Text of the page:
Bob Unruh joined WND in 2006
after spending nearly three decades writing on a wide range
of issues for several Upper Midwest newspapers and the
Associated Press. Sports, tornadoes, homicidal survivalists,
and legislative battles all fell within his bailiwick. His
scenic photography has been used commercially, and he
sometimes plays in a church worship band
The government’s actions in a dispute between
the Environmental Protection Agency and a husband and wife
targeted by the agency when they bought a residential lot in
Idaho and started building their dream home are both
“outrageous” and “very strange.”
There were comments today from justices on
the U.S. Supreme Court about the Environmental Protection
Agency’s actions in a fight with Mike and Chantell Sackett,
of Priest Lake, Idaho.
Their case began in 2005 when the Sacketts
were working on their dream home. Their land, purchased for
$23,000, is about two-thirds of an acre and is about 500
feet from the water in Priest Lake, Idaho. Houses are on the
surrounding lots and their land lacked standing water or a
creek. They obtained all the needed county permits for their
But while they were working on foundation
preparations, the EPA agents arrived, claimed the property
is “wetlands” and ordered them to stop work and launch a
full restoration project that even included installing
plants that were not native – at their own expense. They
were told after they guarded the land for several years they
would be allowed to pay $250,000 to request permission to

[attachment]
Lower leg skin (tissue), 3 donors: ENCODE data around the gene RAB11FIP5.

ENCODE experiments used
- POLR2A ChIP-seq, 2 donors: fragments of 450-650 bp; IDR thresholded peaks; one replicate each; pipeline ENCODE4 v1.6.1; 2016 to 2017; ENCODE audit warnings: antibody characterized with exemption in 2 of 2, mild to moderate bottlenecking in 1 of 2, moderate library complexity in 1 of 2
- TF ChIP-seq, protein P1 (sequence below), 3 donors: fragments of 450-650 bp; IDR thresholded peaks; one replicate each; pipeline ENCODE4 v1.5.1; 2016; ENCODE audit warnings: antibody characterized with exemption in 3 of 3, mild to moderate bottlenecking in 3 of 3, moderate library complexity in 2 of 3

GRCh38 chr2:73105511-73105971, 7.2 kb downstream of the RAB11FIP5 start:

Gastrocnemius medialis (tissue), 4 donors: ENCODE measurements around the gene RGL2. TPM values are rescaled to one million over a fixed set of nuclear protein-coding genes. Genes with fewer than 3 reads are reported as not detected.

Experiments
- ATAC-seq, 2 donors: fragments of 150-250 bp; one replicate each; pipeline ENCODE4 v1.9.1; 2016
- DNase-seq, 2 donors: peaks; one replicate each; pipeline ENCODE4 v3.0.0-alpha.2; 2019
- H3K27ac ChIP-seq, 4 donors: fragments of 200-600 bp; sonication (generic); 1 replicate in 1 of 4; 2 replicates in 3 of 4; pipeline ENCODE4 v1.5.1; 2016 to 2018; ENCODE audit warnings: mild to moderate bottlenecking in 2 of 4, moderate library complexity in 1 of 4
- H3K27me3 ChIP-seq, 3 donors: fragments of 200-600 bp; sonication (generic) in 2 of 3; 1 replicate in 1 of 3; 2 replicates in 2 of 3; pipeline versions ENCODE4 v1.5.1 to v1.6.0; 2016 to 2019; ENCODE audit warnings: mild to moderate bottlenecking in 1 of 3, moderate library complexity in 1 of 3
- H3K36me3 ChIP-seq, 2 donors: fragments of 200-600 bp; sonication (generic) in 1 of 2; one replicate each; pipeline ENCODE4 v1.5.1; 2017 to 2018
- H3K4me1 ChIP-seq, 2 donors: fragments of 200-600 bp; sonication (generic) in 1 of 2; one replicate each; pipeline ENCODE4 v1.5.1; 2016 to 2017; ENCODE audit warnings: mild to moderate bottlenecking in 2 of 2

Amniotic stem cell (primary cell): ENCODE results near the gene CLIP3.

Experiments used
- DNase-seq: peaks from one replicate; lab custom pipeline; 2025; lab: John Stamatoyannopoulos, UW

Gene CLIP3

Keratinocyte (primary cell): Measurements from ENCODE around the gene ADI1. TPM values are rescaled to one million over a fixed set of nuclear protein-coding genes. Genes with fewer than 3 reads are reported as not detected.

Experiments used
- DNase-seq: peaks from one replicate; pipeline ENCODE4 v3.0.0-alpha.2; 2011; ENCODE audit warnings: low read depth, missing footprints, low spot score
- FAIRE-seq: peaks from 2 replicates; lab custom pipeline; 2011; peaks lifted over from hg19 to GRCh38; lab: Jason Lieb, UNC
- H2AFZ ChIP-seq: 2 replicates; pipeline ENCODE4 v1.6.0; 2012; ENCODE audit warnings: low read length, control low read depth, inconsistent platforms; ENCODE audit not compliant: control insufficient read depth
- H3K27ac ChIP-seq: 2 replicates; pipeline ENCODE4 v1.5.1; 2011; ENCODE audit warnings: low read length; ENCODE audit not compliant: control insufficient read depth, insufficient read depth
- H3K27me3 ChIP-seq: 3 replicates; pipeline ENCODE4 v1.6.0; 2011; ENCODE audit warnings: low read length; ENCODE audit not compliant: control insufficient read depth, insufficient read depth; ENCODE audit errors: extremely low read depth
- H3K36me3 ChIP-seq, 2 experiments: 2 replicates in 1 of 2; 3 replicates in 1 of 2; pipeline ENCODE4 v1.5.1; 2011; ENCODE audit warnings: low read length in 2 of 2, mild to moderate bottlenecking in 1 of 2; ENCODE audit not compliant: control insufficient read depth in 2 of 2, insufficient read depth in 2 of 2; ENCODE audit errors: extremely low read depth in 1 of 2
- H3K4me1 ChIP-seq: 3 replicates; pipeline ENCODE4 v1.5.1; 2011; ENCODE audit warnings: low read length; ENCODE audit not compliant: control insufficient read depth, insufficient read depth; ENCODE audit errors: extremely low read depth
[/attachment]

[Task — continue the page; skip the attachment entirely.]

complete their home.
They argued against the
EPA decision, but got nowhere, so started a court case. It
arrived at the U.S. Supreme Court after the 9th U.S. Circuit
Court of Appeals ordered them to go through that extensive
application process with the EPA – which is not allowed to
start until they meet all of the agency’s demands.
attorney, Damien Schiff, of thePacific
Legal Foundation,argued that the
EPA must be subject to the rule of law and the agency cannot
simply issue orders violating others’ property rights
without giving the owner his or her day in court to argue
that the agency is wrong.
But some of the arguments that were on his
side actually came from the justices. Samuel Alito suggested
that the scenario was one that most homeowners would say
“can’t happen in the United States.”
Elena Kagan said it was a “strange position”
for the government to adopt in insisting that the property
owner has no right to a hearing on such an order. And
Stephen Breyer said it looked intimidating to him. “It said
this is an order,” he said.
Chief Justice John Roberts Jr. turned the
question back on Malcolm Stewart, the government attorney
assigned to defend the EPA’s actions. “What would you do if
you received this order?” he said.
Stewart wouldn’t answer.
Schiff explained to WND in an interview after
the arguments that the focus is that the landowners should
have had access to a hearing or some other way to challenge
the government’s order without horrendous costs and loss of
“The Sacketts cannot obtain judicial review
of the compliance order…,” he said.
Alito noted it was “very strange” for a
system that would require a party to apply for a permit to
build on “wetlands” when the fact being challenged was
whether the land was, in fact, “wetlands.”
Stewart also admitted under questioning from
the justices that the penalties that the federal agency
could apply to the family, if officials chose, would be
$75,000 per day. That would be $37,500 per day for violating